The microogranisms in sourdough starters can also break down fructans in the wheat, making the bread much easier to digest. Fructans are long chains of fructose found in whole grains and wheat, and if not digested properly, fructans can ferment in the colon causing gas, bloating, and diarrhea. A lot of people who have an intolerance to wheat and gluten, actually have an issue with metabolizing fructans in grains. In long fermented sourdough the bacteria breakdown all the fructans with enzymes before you even bake the bread, so the fermentation happens before you eat the bread, instead of in your colon.

What Makes Sourdough Healthier? Less Phytic Acid Means Increased Mineral Bioavailability

Sourdough bread is made out of flour, just like regular bread. However, the fermentation process makes the nutritional components of the flour more bioavailable. In starters, Lactic acid bacteria can reduce phytic acid, the compound that can prevent nutrient absorption in regular bread. Without the phytic acid binding to the minerals, you can absorb more potassium, phosphate, magnesium, folate, and zinc from the bread. Those amazing little lactic acid bacteria also produce antioxidant compounds (postbiotics) and SCFAs (short-chain fatty acids) during fermentation.

Since sourdough ferments during a much longer rise time than conventional bread, the wild microbes can digest and degrade the gluten proteins that normally cause people discomfort and issues. Thanks to mixed microbial fermentation, sourdough bread is much easier to digest and more flavorful.

sourdough boule cut into slices and stacked on a white background.

Sourdough is Overall a Healthier Choice (for you and the planet!)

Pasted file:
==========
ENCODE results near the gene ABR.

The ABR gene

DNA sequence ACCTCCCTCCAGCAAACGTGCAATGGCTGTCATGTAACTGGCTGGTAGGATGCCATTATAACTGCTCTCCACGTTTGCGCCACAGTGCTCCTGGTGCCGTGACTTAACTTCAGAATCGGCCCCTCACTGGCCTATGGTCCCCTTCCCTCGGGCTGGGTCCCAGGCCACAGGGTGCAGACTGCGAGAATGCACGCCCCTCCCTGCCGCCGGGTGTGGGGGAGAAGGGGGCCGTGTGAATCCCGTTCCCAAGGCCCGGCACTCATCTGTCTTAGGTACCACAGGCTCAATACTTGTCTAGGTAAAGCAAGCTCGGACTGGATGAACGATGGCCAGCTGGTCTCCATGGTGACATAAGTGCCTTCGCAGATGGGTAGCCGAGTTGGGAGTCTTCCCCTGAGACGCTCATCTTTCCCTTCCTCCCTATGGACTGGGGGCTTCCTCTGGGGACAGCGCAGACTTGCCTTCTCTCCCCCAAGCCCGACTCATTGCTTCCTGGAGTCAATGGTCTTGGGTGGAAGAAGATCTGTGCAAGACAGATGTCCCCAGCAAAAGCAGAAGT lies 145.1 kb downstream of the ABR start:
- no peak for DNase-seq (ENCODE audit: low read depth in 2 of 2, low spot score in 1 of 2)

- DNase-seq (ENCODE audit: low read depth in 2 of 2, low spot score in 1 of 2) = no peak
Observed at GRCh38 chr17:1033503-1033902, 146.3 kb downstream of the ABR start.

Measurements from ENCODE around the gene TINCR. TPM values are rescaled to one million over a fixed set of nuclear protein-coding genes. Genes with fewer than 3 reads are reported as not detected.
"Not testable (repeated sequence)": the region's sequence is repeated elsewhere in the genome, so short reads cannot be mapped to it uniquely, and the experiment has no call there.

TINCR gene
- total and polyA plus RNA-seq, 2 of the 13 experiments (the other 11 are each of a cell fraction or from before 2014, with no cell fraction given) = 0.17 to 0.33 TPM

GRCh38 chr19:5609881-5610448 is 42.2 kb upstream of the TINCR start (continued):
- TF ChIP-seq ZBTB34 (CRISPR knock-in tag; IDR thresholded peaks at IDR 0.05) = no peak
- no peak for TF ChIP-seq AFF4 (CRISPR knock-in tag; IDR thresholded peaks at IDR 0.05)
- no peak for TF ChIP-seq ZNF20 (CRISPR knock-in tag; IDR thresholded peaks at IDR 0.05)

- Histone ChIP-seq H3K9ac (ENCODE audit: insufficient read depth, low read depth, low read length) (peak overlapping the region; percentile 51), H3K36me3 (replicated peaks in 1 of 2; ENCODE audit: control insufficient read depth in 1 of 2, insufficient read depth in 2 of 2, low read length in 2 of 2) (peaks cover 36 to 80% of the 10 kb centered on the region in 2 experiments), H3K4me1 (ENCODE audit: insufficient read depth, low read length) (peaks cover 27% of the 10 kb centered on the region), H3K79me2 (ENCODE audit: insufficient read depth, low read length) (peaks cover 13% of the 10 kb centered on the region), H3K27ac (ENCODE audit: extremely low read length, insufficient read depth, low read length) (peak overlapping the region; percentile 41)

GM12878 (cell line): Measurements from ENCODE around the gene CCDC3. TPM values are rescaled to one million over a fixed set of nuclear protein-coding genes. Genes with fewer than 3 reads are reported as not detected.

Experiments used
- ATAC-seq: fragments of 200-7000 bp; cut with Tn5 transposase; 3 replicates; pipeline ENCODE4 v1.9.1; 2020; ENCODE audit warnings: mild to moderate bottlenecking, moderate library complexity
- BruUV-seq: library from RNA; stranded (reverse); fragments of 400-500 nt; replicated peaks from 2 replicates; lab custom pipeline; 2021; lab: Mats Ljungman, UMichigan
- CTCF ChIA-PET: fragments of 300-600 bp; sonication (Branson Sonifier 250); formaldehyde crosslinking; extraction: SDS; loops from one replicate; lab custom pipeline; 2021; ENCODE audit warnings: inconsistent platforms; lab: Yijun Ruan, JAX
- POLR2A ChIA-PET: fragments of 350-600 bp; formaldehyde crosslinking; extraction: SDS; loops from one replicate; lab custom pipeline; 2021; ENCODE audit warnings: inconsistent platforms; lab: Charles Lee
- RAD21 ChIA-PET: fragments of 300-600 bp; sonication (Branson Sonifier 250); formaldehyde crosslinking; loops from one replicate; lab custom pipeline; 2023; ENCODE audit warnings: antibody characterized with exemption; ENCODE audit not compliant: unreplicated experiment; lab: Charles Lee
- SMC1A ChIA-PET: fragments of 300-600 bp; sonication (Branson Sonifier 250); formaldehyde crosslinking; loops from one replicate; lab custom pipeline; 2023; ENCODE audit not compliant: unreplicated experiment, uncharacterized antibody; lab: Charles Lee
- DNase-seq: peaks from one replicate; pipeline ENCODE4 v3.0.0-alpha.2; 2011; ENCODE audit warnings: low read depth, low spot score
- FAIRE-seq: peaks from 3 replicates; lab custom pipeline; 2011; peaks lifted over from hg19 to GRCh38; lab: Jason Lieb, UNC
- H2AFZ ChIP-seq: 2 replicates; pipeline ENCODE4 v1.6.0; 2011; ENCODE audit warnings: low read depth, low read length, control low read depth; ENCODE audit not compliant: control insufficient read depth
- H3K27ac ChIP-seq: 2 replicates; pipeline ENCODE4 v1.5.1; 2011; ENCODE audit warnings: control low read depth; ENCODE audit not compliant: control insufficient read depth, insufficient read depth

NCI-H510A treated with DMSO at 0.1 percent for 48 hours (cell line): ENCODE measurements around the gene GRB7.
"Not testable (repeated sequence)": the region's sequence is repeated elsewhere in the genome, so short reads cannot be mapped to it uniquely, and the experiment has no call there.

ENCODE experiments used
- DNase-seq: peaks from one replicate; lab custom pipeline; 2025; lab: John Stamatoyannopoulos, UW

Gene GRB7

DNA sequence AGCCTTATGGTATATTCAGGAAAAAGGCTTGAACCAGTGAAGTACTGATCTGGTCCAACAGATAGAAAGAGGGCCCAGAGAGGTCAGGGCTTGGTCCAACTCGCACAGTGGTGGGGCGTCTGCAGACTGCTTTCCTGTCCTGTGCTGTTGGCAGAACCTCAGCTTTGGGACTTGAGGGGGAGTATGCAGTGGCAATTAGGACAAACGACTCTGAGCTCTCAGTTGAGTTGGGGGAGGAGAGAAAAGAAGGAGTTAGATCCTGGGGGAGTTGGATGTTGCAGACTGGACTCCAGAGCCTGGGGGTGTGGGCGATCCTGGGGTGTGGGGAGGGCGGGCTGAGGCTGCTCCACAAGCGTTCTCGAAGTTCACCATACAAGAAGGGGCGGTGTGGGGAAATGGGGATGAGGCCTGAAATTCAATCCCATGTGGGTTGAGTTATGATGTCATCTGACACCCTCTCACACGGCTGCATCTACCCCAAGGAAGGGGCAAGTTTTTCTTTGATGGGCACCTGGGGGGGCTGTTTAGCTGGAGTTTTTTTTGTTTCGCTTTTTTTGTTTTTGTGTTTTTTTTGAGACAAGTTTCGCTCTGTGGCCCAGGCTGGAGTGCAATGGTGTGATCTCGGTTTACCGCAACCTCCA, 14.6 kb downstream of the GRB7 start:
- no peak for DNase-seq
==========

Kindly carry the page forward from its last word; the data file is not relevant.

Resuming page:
One thing I love about making my own loaves of sourdough is how little waste it generates! I hate tossing plastic bags in the trash, and when I make my own bread, there’s no plastic waste. Every New Year, Jon and I resolve to lower our waste and footprint somehow. For 2020 we aimed to reduce our plastic consumption as much as possible. COVID has made this difficult at times, but baking all of our own bread has gotten us closer to our plastic-free goals.

I also get to have fun with more flavors, flours, and nutritional ingredients. I love having control over where I source ingredients. This empowers me to provide the most nutritious bread possible to my family. When I make a loaf of sourdough, it’s rarely the same because I like to experiment with different flours. This keeps things fun and exciting. Some flours, like oat and buckwheat, can even enhance the nutritional qualities of the bread.

Summary of What Makes Sourdough Healthier


Traditionally fermented sourdough is healthier than conventional, commercial non-fermented bread, for the following reasons:

  • Sourdough contains less gluten than conventional bread. This means sourdough can be a beneficial replacement for anyone who suffers from inflammation, bloating, pain, or indigestion when consuming conventional gluten-containing products.
  • Fermentation by yeast and bacteria in sourdough can alter the levels and bioavailability of phenolic compounds, sterols, vitamins, and minerals in bread.
  • In starters, Lactic acid bacteria can reduce phytic acid, the compound that can prevent nutrient absorption in regular bread. Without the phytic acid binding to the minerals, you can absorb more potassium, phosphate, magnesium, folate, and zinc from the bread.
  • Sourdough bread is an overall healthier choice that can reduce waste.

Sourdough Recipes to Try

*Disclaimer: Sourdough bread may be “easier to digest” but is not recommended for individuals diagnosed with Celiac Disease or serious intolerances to wheat. Consult your doctor if you have food allergies or intolerances.

author avatar
Kaitlynn Fenley Author, Educator, Food Microbiologist
Kaitlynn is a food microbiologist and fermentation expert teaching people how to ferment foods and drinks at home.

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1 comment

Shaw February 11, 2024 - 12:40 pm

Hello, love your site! I know I saw info for converting bread recipes to sourdough here, but can’t find it. Would you direct me to that info, I am going to try to make sourdough Lardy Cakes!